There could be a lot of reasons for this. For one, my current gym is not exactly high end and the equipment isn't always in great shape. I cannot imagine myself being a regular there had I not had gym experience and training beforehand. It's not very welcoming to a new person eager to get in shape.
But also making a New Year's Resolution for health isn't really something that always sticks. Two recent studies address intention-behavior relationship to physical activity. Both of them are reviews and analysis of previous studies, and the results show that there are often too many variables for a solid response. However, there does seem to be an almost 50% gap between intent and activity. And a lot of that has to do with exactly what is the specific intent of physical activity. In other words, people had unreasonable expectations.
And when it comes to resolutions, our intent is usually beyond the scope of reasonable action and activity. "This year, I'm going to the gym every day and I'll be ripped by the summer!" is a recipe for failure. "This year I'm going to walk 30 minutes 3x a week." or "This year, I will replace all lunch desserts with a piece of fruit." is a more attainable goal.
So, jumping into a gym because you are "going to have a six pack" or "be buff" or "lose 100 lbs." while nice, probably ain't gonna work. And that's why I know my previous attempts at healthiness failed.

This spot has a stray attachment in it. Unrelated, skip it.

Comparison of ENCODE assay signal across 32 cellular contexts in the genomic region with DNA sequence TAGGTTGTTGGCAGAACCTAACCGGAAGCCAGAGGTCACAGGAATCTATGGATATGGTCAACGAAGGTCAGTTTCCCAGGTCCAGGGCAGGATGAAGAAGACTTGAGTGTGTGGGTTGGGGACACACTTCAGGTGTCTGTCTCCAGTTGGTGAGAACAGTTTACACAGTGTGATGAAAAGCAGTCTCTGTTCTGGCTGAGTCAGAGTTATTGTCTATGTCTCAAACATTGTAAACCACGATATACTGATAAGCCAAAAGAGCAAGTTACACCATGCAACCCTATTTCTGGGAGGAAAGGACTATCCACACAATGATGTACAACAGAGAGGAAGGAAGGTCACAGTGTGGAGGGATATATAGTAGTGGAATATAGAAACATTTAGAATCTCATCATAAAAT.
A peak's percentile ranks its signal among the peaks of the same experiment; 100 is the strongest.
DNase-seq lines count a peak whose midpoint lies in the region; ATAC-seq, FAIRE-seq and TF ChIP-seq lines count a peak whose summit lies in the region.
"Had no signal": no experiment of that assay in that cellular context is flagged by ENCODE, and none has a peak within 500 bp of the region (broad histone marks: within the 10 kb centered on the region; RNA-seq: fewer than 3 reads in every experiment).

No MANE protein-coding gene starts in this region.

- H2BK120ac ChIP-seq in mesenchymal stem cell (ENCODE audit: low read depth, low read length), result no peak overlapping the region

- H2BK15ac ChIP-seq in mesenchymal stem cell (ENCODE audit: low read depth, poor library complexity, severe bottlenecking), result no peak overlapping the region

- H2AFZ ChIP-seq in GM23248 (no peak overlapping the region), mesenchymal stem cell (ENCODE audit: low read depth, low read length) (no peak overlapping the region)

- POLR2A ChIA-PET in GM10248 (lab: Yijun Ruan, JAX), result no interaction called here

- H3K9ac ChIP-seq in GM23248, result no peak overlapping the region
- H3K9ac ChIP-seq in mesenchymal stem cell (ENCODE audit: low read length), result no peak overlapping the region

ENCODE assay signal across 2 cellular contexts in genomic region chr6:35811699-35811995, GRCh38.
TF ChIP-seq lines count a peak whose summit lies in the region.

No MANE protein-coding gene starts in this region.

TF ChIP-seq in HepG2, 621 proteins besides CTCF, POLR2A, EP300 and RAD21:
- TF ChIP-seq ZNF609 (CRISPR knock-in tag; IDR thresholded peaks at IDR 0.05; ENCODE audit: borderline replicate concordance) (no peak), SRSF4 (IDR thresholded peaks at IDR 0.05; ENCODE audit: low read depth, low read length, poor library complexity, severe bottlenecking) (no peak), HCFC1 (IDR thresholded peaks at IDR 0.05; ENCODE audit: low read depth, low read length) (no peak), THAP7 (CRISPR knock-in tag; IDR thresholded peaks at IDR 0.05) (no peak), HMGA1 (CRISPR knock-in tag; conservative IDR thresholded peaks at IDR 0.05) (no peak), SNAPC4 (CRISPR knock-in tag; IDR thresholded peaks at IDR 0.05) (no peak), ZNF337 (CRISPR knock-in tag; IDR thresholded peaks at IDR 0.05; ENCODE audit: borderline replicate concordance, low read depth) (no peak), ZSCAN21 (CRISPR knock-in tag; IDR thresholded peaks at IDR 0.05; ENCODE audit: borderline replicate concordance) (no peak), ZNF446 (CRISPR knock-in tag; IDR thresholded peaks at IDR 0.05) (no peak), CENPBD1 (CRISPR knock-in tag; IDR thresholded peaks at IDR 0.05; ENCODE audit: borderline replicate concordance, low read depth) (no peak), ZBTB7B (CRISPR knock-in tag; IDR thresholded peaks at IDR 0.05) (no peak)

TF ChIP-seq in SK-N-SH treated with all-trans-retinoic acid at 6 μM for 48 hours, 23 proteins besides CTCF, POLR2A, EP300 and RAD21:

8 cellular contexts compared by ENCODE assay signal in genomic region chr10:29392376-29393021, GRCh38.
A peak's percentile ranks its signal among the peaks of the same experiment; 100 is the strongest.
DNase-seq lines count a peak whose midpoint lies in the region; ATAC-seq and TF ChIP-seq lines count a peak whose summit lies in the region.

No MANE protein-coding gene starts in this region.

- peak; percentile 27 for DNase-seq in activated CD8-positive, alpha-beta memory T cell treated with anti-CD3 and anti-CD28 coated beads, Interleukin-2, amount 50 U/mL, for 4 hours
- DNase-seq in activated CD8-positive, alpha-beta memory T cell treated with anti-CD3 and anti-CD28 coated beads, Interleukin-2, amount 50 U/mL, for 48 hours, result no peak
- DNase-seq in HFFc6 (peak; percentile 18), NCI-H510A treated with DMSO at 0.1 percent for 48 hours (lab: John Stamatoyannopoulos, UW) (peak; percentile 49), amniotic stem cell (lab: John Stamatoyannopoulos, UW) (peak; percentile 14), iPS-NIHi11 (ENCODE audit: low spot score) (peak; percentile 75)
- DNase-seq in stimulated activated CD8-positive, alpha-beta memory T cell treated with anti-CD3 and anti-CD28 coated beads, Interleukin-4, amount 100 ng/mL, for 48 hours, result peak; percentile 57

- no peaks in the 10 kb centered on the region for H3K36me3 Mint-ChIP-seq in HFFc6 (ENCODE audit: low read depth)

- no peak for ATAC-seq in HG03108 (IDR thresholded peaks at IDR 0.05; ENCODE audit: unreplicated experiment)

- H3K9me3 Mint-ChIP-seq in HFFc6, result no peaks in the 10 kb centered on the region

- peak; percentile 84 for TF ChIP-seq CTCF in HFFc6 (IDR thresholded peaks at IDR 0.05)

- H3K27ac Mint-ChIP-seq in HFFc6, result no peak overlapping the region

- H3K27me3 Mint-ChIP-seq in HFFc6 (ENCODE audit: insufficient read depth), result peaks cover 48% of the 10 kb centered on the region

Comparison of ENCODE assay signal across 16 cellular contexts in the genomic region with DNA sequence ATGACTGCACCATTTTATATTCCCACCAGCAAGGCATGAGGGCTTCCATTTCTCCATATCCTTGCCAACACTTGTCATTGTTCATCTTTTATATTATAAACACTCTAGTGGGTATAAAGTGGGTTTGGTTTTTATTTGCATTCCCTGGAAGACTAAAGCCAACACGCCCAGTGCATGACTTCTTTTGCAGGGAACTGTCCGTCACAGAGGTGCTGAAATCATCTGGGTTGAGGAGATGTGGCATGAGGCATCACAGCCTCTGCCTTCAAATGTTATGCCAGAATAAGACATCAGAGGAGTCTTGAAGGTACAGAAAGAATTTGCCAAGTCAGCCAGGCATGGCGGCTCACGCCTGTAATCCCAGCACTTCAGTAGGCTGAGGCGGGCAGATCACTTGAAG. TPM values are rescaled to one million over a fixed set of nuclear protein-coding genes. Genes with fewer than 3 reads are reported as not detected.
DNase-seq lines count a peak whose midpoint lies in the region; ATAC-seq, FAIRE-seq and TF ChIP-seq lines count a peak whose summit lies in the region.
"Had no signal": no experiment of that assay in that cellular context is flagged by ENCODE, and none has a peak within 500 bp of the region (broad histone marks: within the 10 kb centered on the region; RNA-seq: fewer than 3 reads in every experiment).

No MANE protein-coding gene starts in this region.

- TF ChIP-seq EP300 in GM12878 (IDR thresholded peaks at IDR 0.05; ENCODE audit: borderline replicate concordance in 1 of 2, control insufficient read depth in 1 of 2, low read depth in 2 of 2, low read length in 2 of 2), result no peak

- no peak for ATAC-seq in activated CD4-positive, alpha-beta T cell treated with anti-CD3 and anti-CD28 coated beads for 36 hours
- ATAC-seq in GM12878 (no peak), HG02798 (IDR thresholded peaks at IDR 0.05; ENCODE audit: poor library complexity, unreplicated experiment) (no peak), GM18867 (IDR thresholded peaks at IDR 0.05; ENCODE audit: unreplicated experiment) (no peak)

My own "clickable" moment certainly wasn't on Jan 1st and it certainly wasn't a huge goal. I wanted to lose 20 lbs. No time limit, no special diet, just "I want to lose 20 lbs." As that happened, I realized how I did it and what i could then set as my next goal. THEN it became something with larger intent that could match my own process. I knew I could go the gym daily and I knew that I could eat healthier. And because I lost that 20, I knew another 20 could happen. And another, And another. Reachable goals make it easier to get to the next level.
It's not too hard to figure that out, but it's hard for us to make it happen.
So what was my resolution this year? I'm continuing my attendance in MOOCs, and I'm starting one on food chemistry. Nutrition and geekiness! It's definitely behavior in which I know I can stay active.
Rhodes, R. E., & de Bruijn, G.-J. (2013). How big is the physical activity intention-behaviour gap? A meta-analysis using the action control framework. British Journal of Health Psychology, 18(2), 296–309. doi:10.1111/bjhp.12032
Rhodes, R. E., & Dickau, L. (2013). Moderators of the intention-behaviour relationship in the physical activity domain: a systematic review. British Journal of Sports Medicine, 47(4), 215–225. doi:10.1136/bjsports-2011-090411